Erik Huizer: My role in the Internet has been… I’ve been active in so-called Internet insti­tu­tions that take care of the run­ning of the Internet since 1987, 88, some­thing like that. I was one of the first non-American peo­ple to join the IETF, the Internet Engineering Task Force, the stan­dard­iza­tion orga­ni­za­tion for the Internet. And I’ve worked hard to estab­lish that that became more inter­na­tion­al, for exam­ple by orga­niz­ing the first meet­ing of the IETF out­side of North America, in Amsterdam in 93. And I was also one of the first Europeans on the steer­ing group that steers the IETF, the Internet Engineering Steering Group, respon­si­ble for stan­dard­iz­ing appli­ca­tions at that time. And at that time I worked at stan­dard­iz­ing MIME, which makes sure that you can send attach­ments in emails, which nowa­days seems kind of obvi­ous that you can do that but it was­n’t at the time. So we stan­dard­ized— It was one of the most impor­tant ones I did. And the World Wide Web as we know it now, that was stan­dard­ized when I was respon­si­ble Area Director for appli­ca­tions, togeth­er with John Klensin my co-Area Director. 

After that I was asked, I think it was 95, to become a mem­ber of the Internet Architecture Board, the small group of peo­ple that that try to think ahead on the devel­op­ment of the Internet and work out the direc­tion that the tech­nol­o­gy devel­op­ment should go. Did that for five years. After that I chaired the Internet Research Task Force for two years, where we try to coor­di­nate research efforts to ful­fill the needs of the Internet Architecture Board to make sure that we sus­tain their vision of the future with the research that is need­ed to get there.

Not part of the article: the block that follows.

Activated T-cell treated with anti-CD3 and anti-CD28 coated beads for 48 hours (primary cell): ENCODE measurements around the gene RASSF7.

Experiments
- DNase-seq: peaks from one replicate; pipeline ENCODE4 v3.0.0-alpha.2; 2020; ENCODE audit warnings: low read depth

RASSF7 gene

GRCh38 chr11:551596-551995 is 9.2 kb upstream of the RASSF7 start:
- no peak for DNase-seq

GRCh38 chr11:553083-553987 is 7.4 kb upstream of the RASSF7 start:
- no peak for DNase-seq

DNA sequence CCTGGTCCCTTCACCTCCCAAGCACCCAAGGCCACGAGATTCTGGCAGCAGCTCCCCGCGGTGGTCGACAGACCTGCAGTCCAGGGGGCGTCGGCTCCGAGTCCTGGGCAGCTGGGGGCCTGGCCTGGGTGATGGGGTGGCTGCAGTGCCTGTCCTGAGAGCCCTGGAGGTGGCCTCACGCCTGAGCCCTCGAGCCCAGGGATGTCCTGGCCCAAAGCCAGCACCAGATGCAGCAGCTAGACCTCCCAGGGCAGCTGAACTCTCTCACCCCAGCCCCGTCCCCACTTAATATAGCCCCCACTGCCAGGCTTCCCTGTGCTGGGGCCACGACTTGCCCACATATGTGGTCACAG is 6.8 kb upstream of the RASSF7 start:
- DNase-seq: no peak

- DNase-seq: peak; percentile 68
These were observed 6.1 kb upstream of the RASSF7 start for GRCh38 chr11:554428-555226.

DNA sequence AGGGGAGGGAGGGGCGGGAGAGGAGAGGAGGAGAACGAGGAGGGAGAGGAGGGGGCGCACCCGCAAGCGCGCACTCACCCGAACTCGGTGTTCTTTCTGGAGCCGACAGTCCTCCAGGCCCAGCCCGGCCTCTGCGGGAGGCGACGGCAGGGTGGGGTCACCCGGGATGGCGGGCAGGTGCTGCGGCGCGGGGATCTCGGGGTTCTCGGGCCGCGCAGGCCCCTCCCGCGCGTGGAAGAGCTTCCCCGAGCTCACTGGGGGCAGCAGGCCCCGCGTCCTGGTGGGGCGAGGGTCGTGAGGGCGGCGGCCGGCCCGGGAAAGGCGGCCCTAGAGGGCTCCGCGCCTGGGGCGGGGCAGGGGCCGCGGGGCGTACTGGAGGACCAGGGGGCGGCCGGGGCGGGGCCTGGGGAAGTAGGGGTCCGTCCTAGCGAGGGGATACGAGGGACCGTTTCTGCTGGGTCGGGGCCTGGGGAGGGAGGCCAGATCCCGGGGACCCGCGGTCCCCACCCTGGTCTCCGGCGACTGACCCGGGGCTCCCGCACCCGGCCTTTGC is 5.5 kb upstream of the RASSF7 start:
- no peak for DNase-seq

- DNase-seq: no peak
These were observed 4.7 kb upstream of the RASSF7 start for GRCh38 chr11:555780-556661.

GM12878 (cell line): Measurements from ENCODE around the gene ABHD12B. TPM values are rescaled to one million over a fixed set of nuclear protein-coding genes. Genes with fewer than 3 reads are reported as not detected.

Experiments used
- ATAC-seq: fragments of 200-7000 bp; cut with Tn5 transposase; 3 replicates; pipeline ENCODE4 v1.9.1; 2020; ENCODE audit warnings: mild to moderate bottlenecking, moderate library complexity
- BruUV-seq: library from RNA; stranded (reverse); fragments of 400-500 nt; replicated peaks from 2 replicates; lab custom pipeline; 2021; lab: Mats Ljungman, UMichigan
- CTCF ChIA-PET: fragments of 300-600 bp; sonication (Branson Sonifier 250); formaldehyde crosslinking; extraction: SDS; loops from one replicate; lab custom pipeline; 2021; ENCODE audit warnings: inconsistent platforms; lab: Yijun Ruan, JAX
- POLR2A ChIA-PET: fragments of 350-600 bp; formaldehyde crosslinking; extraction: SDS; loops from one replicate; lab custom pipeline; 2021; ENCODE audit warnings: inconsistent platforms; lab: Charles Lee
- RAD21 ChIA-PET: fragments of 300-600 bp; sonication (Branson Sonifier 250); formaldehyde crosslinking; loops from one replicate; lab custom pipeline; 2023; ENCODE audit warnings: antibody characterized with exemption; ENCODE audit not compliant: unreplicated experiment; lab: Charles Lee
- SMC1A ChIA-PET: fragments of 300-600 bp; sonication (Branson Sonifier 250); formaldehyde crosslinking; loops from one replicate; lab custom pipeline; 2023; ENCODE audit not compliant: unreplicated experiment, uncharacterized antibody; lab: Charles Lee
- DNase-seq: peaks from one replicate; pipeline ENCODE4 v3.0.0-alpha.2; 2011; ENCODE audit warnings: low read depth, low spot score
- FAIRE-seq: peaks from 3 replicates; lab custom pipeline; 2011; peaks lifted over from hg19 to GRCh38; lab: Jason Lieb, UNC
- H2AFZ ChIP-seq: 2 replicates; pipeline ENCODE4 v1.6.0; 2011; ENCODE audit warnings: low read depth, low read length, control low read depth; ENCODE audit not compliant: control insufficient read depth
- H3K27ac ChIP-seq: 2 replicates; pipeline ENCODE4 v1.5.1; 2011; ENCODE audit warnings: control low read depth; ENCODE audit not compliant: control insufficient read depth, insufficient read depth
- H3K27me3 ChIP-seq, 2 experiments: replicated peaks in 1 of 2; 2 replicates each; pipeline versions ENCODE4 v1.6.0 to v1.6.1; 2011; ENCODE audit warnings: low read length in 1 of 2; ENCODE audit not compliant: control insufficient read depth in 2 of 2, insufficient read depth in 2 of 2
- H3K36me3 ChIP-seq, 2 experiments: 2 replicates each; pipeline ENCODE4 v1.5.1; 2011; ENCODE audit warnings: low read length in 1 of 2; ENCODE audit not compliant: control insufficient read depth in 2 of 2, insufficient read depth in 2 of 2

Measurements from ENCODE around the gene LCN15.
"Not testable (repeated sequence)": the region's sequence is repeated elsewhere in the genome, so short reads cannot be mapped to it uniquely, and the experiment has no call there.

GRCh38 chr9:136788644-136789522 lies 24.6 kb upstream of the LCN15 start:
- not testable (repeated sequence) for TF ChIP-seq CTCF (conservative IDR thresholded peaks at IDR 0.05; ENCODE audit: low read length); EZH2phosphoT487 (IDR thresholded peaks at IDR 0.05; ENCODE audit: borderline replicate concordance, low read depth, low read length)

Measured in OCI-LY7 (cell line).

And so the after I served five years on the board of trustees of the Internet Society. In a very dif­fi­cult peri­od because that was ear­ly 2000 to 2005, and that was the first cri­sis— the dot-com cri­sis. So the Internet Society ran out of mon­ey and almost went broke, and we decid­ed on a plan to go and bid for the man­age­ment of the .org domain. So all the domain names end­ing in .org, which are not-for-profit domains, so that would fit real­ly well with the mis­sion of the Internet Society. 

We won that bid and estab­lished a com­pa­ny to run that, a non­prof­it com­pa­ny called the Public Interest Registry. And I’m cur­rent­ly on the board of that com­pa­ny, mak­ing sure that their busi­ness is run well and that what­ev­er mon­ey they make goes to the Internet Society so that the Internet Society can do Internet projects in devel­op­ing coun­tries, etc. with it.